Share this article Share If you’re thinking about visiting the UK for the first time in 2019, you may be surprised by the amount of changes coming to your holiday.
A new year, for example, will see a new national holidays, as well as many of the same rules that apply to the UK.
Here are some of the key changes you may see in 2019:The UK’s new national holiday is the National Year of Britain, which will replace the British Summer Time (BST) which will start in 2019.
It will be celebrated every year in April, as the National Calendar will not start until October 2019.
This means that you won’t be able to visit the UK until the end of September.
The new National Year is also known as British Summer, but you’ll need to add a new name for it, to avoid confusion.
You will be able visit the country during the same period as any other UK citizen, with no restrictions on travel.
British Summer is the national holiday, but this year it will be renamed the British Autumnal Equinox.
This year the date of the autumn equinox is marked by the date 9 October.
It is also expected that the autumn is a good time to celebrate the end-of-summer festival, and to celebrate some new national days.
There will also be a lot of national holidays across the country, including a new National Day, the Queen’s Birthday, Christmas Day, Easter Sunday, and New Year’s Day.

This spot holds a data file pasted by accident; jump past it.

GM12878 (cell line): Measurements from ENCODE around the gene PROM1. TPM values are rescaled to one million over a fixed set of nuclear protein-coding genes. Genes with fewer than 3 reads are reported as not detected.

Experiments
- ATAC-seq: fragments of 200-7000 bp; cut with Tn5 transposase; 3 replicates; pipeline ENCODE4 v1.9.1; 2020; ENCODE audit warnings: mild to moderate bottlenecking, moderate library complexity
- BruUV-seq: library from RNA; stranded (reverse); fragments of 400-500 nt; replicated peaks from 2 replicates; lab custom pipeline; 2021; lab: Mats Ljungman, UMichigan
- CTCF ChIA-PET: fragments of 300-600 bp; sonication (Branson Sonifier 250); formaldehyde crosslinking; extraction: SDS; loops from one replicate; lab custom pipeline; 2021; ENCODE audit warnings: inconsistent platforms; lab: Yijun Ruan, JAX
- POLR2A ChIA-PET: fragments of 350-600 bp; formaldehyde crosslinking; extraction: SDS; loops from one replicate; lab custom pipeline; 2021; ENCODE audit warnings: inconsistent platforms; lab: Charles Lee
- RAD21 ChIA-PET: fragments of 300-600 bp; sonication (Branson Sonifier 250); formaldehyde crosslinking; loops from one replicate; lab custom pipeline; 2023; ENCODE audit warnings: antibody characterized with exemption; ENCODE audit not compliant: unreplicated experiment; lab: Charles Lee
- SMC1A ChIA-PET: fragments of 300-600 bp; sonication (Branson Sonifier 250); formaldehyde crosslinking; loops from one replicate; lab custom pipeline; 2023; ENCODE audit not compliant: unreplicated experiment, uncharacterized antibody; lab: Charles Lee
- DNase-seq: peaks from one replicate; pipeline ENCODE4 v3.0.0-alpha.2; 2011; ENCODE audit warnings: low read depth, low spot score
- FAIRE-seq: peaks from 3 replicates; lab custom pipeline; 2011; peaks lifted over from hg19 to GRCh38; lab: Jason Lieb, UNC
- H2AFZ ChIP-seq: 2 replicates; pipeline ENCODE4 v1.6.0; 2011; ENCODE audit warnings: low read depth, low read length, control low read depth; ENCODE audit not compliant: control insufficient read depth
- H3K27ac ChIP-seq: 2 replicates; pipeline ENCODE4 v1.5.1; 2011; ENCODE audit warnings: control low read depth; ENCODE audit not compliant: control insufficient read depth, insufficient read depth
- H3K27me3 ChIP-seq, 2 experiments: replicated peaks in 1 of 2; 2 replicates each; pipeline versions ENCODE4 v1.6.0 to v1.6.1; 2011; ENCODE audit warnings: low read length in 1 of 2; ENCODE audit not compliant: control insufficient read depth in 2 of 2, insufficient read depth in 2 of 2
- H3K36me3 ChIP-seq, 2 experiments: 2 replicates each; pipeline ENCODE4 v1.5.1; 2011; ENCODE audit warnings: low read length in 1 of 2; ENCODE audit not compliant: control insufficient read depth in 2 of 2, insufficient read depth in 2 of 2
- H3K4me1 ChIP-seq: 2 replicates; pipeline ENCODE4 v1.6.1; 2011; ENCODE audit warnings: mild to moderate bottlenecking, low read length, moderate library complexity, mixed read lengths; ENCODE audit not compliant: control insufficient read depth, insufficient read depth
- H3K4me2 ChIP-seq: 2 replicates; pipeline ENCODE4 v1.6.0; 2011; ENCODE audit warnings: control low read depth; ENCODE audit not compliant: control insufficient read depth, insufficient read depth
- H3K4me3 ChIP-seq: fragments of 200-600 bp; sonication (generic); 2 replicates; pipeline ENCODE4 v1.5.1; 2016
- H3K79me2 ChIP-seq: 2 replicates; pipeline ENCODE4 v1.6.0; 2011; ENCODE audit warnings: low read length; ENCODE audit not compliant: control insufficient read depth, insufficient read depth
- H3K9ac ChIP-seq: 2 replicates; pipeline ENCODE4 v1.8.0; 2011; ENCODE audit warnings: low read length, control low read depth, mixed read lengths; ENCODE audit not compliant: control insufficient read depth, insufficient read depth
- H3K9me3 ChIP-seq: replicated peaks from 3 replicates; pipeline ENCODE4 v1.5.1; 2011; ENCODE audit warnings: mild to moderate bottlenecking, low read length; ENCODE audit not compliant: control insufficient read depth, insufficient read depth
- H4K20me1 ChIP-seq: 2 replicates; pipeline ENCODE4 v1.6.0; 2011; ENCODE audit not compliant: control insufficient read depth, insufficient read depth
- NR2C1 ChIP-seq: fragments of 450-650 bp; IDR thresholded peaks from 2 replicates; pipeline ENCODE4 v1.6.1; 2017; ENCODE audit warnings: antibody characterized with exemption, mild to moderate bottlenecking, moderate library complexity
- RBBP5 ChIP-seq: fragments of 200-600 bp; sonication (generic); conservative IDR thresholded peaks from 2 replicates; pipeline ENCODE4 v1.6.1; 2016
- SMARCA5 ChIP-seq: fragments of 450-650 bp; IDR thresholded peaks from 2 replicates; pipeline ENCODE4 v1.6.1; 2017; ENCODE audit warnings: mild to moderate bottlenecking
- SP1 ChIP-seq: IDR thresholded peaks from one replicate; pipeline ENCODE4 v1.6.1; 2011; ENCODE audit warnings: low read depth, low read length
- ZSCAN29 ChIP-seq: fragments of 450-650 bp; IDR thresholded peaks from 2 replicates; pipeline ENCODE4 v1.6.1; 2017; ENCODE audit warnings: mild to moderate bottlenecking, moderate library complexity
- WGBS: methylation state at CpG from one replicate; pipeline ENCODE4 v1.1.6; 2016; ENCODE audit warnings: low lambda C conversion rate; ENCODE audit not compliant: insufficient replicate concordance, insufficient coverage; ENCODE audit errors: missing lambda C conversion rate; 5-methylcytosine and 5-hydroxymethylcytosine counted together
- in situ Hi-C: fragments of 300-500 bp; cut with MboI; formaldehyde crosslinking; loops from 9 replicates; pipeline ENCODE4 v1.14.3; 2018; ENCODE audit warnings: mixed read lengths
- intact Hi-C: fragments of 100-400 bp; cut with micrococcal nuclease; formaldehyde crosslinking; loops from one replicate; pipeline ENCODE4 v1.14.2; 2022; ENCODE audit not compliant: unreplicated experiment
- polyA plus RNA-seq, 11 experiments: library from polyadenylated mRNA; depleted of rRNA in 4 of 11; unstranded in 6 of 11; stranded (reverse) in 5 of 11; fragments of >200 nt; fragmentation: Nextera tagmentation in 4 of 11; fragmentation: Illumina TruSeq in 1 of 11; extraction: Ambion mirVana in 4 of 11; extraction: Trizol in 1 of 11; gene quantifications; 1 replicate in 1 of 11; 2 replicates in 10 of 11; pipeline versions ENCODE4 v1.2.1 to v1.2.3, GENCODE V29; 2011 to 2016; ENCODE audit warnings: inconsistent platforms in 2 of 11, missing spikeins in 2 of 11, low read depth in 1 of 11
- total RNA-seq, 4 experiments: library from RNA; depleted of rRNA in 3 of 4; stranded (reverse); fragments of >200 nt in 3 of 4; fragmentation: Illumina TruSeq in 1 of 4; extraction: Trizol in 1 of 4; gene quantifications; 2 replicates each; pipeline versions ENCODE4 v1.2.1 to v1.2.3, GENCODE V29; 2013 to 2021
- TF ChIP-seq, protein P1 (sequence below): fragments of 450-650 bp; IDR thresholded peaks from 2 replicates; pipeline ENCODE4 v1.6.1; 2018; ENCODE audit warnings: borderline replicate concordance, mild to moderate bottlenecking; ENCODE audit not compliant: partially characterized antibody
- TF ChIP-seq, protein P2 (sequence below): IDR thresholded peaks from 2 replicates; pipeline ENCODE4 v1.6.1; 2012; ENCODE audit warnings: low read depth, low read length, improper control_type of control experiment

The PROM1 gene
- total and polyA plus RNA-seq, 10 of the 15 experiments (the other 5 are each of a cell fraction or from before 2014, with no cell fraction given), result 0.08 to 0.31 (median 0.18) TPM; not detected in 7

New Year’s Eve is also a holiday, with a new holiday for people from the Northern Hemisphere, which begins on New Year the following day.
People from the EU, and other Commonwealth countries, will also celebrate the New Year with their own national holidays.
Christmas is the new national day for Britain.
On Christmas Day there will be a new official day for Christmas, but it will not be celebrated in the same way as the rest of the year.
For some, it will also mean the end to the winter solstice, and the beginning of spring.
In addition, the New Years Day will be marked by a new date for the beginning the year, which is the start of the new year.
You’ll be able attend your own local Christmas party, as it will take place at your own home, rather than at a public holiday.
But it will still be very important to make sure that you bring your own blanket, if you plan to celebrate your own family.
There will be no ban on the wearing of pyjamas, and there will also not be a blanket ban, although there will still need to be a place for your pyjama-clad friends.
These are just a few of the changes that will be happening in 2019 in the UK and other countries.